Even more disappointing was the inability to kick on from the hugely impressive 3-2 success over a Spain side that began the finals as one of the competition’s top-ranked nations.
Yet, despite Nigeria standing little chance, Jay-Jay seemed undaunted and was at his artistic best, demonstrating why he is regarded as one of the finest entertainers of his generation.
La Furia Roja were backed to dominate the 19th best side in the world at Stade de la Beaujoire. Okocha, though, had other ideas.
His influence was second to none. He wanted the ball and at times demanded it. When he was not dribbling past opponents with deft touches and nimble feet, he was showcasing his impressive passing range and underrated ball carrying.
Indeed, Jay-Jay accepted untold responsibility.
A seemingly stunned crowd cheered almost every touch, wanting more and more after the maverick let go of possession. Ivan Campo, Fernando Hierro, Albert Ferrer and even Raul were on the receiving end of the superstar’s immaculate tricks in Nantes… by the end, they must have been sick at the sight of him.
Ferrer, the right-back on the day, was withdrawn at half-time and played no part in Spain’s following two games. It’s little wonder when you see what Okocha did to embarrass him.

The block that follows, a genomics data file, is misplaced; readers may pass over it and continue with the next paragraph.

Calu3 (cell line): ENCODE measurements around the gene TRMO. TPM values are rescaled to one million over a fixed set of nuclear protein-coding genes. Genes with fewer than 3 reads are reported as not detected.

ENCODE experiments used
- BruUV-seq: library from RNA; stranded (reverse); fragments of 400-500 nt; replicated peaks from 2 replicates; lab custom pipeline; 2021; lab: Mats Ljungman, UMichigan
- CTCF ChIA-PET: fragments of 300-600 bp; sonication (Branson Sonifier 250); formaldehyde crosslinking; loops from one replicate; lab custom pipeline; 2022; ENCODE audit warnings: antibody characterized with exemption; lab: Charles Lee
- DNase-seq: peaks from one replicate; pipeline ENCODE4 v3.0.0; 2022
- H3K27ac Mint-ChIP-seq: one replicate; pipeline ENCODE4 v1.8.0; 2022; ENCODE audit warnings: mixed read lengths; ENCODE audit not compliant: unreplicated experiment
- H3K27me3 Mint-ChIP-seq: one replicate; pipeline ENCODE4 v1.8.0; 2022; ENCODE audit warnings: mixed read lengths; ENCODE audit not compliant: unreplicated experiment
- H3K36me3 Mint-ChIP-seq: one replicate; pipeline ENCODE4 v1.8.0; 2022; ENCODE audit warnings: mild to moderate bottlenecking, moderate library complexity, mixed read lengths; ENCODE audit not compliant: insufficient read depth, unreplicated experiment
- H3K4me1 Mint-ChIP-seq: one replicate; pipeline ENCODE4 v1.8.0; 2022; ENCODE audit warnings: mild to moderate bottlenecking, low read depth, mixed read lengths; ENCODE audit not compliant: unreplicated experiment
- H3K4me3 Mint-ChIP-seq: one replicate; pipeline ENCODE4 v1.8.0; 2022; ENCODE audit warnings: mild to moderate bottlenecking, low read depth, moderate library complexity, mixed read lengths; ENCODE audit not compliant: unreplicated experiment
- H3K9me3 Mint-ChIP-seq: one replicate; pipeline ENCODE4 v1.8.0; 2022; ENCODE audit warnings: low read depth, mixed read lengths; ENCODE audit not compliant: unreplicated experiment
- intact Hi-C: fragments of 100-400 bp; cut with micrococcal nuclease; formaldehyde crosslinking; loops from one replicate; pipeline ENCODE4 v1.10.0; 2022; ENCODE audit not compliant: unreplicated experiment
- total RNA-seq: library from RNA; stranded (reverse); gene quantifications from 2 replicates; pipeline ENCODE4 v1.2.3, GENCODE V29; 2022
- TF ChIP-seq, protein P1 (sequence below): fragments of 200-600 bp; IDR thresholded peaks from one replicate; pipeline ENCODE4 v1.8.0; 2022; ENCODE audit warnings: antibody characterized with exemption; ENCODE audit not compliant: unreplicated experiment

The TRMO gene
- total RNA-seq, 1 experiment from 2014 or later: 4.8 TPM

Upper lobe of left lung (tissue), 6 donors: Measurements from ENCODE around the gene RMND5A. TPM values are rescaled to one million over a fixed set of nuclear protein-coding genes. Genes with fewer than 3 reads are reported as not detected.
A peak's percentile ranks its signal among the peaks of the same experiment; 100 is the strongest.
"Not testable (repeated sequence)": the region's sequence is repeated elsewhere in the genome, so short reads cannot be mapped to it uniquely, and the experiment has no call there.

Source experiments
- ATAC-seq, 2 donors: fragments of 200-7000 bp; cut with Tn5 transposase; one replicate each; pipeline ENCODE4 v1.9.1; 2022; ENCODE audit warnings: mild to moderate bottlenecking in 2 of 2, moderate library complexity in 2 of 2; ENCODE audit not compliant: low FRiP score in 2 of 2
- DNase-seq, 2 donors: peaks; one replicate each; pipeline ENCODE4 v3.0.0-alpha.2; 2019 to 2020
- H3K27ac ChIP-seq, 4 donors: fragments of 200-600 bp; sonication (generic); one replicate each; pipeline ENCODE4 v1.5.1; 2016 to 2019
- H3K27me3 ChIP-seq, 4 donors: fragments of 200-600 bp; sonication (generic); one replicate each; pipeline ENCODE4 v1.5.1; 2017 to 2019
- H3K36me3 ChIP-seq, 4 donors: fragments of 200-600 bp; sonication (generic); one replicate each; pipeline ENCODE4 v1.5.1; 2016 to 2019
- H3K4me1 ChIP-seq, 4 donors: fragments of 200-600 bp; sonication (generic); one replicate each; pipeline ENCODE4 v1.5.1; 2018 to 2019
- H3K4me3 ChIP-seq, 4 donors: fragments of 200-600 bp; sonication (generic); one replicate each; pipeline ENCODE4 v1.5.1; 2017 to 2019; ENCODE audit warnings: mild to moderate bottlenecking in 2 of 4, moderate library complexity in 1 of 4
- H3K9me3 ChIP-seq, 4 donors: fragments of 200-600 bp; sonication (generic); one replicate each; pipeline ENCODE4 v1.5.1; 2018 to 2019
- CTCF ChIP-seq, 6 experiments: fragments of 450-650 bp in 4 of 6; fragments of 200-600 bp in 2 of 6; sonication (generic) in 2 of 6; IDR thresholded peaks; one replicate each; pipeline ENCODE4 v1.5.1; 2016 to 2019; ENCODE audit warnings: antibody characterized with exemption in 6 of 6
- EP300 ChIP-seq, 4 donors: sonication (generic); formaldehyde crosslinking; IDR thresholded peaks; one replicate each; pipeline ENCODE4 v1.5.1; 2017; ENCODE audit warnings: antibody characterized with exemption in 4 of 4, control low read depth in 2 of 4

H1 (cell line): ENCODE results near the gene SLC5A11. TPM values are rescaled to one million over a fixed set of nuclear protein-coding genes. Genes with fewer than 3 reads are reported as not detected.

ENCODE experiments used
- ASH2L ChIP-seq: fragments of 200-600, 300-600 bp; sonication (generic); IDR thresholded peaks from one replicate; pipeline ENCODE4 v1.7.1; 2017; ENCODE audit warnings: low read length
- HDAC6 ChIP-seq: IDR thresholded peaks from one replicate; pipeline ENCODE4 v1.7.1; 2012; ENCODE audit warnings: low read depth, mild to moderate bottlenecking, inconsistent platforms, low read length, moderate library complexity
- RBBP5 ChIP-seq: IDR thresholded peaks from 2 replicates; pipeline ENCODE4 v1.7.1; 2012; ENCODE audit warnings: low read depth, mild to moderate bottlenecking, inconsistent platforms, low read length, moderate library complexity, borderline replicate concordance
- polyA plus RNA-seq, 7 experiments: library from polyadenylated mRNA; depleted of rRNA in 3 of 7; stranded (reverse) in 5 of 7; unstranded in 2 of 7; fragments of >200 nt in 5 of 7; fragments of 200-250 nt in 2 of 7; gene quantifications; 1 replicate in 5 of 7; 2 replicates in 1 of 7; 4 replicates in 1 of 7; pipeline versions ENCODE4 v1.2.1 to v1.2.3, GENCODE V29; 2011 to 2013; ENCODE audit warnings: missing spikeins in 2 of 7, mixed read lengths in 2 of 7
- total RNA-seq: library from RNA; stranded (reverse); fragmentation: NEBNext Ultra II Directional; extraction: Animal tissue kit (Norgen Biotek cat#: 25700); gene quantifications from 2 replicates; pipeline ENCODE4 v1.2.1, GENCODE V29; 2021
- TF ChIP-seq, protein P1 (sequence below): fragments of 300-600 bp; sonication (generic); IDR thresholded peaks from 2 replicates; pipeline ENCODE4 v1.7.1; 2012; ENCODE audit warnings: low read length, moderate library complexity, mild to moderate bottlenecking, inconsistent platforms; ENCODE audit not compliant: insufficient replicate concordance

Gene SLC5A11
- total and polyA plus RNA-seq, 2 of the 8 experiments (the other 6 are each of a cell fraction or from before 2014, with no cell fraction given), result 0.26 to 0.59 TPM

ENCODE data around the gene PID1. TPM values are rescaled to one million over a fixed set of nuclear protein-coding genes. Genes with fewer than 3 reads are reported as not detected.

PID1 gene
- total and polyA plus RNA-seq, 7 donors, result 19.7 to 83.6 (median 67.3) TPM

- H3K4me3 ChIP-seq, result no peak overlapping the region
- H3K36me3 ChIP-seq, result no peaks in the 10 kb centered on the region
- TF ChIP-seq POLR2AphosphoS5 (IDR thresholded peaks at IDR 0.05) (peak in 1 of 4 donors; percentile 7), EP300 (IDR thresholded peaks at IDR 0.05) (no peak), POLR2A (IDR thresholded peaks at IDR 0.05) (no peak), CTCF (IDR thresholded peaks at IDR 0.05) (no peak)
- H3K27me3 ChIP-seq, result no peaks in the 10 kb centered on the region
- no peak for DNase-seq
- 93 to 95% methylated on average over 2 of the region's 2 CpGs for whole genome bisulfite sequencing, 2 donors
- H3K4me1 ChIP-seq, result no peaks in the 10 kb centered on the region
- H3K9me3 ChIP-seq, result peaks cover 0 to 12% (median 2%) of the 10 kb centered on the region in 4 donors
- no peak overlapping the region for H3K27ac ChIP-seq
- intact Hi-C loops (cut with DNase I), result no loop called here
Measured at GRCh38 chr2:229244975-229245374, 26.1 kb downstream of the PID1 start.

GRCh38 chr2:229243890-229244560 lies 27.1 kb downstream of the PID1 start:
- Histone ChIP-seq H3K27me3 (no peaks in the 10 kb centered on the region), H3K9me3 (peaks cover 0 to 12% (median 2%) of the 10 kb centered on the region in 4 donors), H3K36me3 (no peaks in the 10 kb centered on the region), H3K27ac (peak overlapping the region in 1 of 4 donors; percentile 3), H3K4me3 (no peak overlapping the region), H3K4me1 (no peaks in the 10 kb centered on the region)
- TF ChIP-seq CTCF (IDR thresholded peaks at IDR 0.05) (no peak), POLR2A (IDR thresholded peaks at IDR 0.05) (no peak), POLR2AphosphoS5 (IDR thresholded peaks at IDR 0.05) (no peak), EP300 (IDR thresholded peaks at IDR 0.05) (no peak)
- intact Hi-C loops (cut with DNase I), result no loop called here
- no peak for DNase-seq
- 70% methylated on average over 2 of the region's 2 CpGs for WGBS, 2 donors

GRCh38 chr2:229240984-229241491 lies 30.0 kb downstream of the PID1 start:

Having said that, Okocha was far from just an exhibitionist.
He slipped Victor Ikpeba through on goal after 37 minutes, but the forward could only find the side netting from a tight angle. Another chance was fashioned for Finidi George in that opening half.
Okocha was also importantly involved in Nigeria’s second and third goals.
Having drawn two players just inside his half, he played a precise left-footed pass to Garba Lawal which panicked the Spaniards.
That move ended with Andoni Zubizarreta inadvertently turning Lawal’s cross into his net to see the Eagles level 2-2 with 17 minutes of normal time to play.
Only five minutes later, the playmaker’s dangerous throw-in led to Nigeria completing an unforeseen comeback.
Okocha’s throw was only half-cleared by Hierro and Sunday Oliseh smashed home from around 30 yards for an unforgettable strike.
Sunday Oliseh with a sceamer in Nigeria's famous 3-2 win over Spain at the 1998 World Cup. pic.twitter.com/kAtBCYhrxR
— 90s Football (@90sfootball) June 1, 2018
“People always talk about it back home,” Oliseh recalled in 2014. “The fact that this goal propelled us to winning the group and eliminating a great team like Spain, it couldn’t be better.”
While many may have rested on their laurels, Jay-Jay kept at it, helping to slow down the pace of the game by winning free-kicks to buy precious minutes.
With five minutes remaining, Raul and Luis Enrique snapped. Raul hacked Okocha down inside the Nigeria half and Luis Enrique kicked the Super Eagle with a ferocity that probably warranted a booking, if not more.
Nigeria never quite matched the level of that stunning comeback win over Spain, but Okocha kept going and flourishing.